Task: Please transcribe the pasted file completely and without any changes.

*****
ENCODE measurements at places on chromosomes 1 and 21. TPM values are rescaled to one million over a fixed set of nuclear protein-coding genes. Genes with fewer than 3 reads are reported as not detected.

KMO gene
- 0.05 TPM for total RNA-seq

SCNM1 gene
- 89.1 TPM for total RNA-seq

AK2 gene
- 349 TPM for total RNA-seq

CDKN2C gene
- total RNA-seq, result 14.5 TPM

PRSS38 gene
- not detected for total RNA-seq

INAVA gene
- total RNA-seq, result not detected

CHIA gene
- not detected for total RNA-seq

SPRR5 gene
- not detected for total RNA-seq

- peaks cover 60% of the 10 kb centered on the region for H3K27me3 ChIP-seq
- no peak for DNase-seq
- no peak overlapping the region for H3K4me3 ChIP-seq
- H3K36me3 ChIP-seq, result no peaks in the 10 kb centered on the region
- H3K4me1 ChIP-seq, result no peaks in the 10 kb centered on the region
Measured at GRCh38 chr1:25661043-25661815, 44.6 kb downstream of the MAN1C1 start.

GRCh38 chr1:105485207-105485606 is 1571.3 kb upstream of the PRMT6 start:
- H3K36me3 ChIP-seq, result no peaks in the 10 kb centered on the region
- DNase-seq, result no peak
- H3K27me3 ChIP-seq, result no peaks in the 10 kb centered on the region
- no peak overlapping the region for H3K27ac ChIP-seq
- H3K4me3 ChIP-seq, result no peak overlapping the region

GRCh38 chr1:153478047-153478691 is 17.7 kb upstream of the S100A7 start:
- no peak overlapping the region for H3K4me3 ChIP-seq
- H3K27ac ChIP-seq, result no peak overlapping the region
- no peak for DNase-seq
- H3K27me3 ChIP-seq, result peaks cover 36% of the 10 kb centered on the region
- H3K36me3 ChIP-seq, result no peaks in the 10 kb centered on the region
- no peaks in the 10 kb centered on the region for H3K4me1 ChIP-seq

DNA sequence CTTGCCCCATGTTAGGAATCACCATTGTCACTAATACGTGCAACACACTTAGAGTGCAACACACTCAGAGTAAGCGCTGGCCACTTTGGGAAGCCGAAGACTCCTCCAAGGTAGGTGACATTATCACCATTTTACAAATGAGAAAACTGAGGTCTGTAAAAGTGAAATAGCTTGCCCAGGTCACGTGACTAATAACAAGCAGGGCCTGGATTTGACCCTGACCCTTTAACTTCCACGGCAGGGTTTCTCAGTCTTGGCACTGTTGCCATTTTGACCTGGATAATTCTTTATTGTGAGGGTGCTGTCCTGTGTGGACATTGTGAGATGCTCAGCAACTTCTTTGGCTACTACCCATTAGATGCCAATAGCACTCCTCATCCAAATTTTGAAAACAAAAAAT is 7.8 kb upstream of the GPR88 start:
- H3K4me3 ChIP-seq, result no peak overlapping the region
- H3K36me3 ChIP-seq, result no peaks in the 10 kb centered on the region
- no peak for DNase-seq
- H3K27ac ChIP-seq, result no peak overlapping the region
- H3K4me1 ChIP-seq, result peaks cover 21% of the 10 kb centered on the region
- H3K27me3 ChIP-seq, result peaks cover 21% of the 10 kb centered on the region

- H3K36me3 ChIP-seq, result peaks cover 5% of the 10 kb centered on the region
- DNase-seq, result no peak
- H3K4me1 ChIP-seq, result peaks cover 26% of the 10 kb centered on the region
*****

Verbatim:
ENCODE measurements at places on chromosomes 1 and 21. TPM values are rescaled to one million over a fixed set of nuclear protein-coding genes. Genes with fewer than 3 reads are reported as not detected.

KMO gene
- 0.05 TPM for total RNA-seq

SCNM1 gene
- 89.1 TPM for total RNA-seq

AK2 gene
- 349 TPM for total RNA-seq

CDKN2C gene
- total RNA-seq, result 14.5 TPM

PRSS38 gene
- not detected for total RNA-seq

INAVA gene
- total RNA-seq, result not detected

CHIA gene
- not detected for total RNA-seq

SPRR5 gene
- not detected for total RNA-seq

- peaks cover 60% of the 10 kb centered on the region for H3K27me3 ChIP-seq
- no peak for DNase-seq
- no peak overlapping the region for H3K4me3 ChIP-seq
- H3K36me3 ChIP-seq, result no peaks in the 10 kb centered on the region
- H3K4me1 ChIP-seq, result no peaks in the 10 kb centered on the region
Measured at GRCh38 chr1:25661043-25661815, 44.6 kb downstream of the MAN1C1 start.

GRCh38 chr1:105485207-105485606 is 1571.3 kb upstream of the PRMT6 start:
- H3K36me3 ChIP-seq, result no peaks in the 10 kb centered on the region
- DNase-seq, result no peak
- H3K27me3 ChIP-seq, result no peaks in the 10 kb centered on the region
- no peak overlapping the region for H3K27ac ChIP-seq
- H3K4me3 ChIP-seq, result no peak overlapping the region

GRCh38 chr1:153478047-153478691 is 17.7 kb upstream of the S100A7 start:
- no peak overlapping the region for H3K4me3 ChIP-seq
- H3K27ac ChIP-seq, result no peak overlapping the region
- no peak for DNase-seq
- H3K27me3 ChIP-seq, result peaks cover 36% of the 10 kb centered on the region
- H3K36me3 ChIP-seq, result no peaks in the 10 kb centered on the region
- no peaks in the 10 kb centered on the region for H3K4me1 ChIP-seq

DNA sequence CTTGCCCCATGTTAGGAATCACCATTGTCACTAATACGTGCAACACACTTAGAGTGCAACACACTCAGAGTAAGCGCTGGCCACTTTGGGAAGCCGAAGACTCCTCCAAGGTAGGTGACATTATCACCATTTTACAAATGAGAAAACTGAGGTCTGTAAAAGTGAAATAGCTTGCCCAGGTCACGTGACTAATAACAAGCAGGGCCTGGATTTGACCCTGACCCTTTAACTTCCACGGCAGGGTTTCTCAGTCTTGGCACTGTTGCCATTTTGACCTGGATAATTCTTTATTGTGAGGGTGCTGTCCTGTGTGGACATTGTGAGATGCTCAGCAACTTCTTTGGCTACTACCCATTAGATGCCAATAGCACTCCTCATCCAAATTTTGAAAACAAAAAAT is 7.8 kb upstream of the GPR88 start:
- H3K4me3 ChIP-seq, result no peak overlapping the region
- H3K36me3 ChIP-seq, result no peaks in the 10 kb centered on the region
- no peak for DNase-seq
- H3K27ac ChIP-seq, result no peak overlapping the region
- H3K4me1 ChIP-seq, result peaks cover 21% of the 10 kb centered on the region
- H3K27me3 ChIP-seq, result peaks cover 21% of the 10 kb centered on the region

- H3K36me3 ChIP-seq, result peaks cover 5% of the 10 kb centered on the region
- DNase-seq, result no peak
- H3K4me1 ChIP-seq, result peaks cover 26% of the 10 kb centered on the region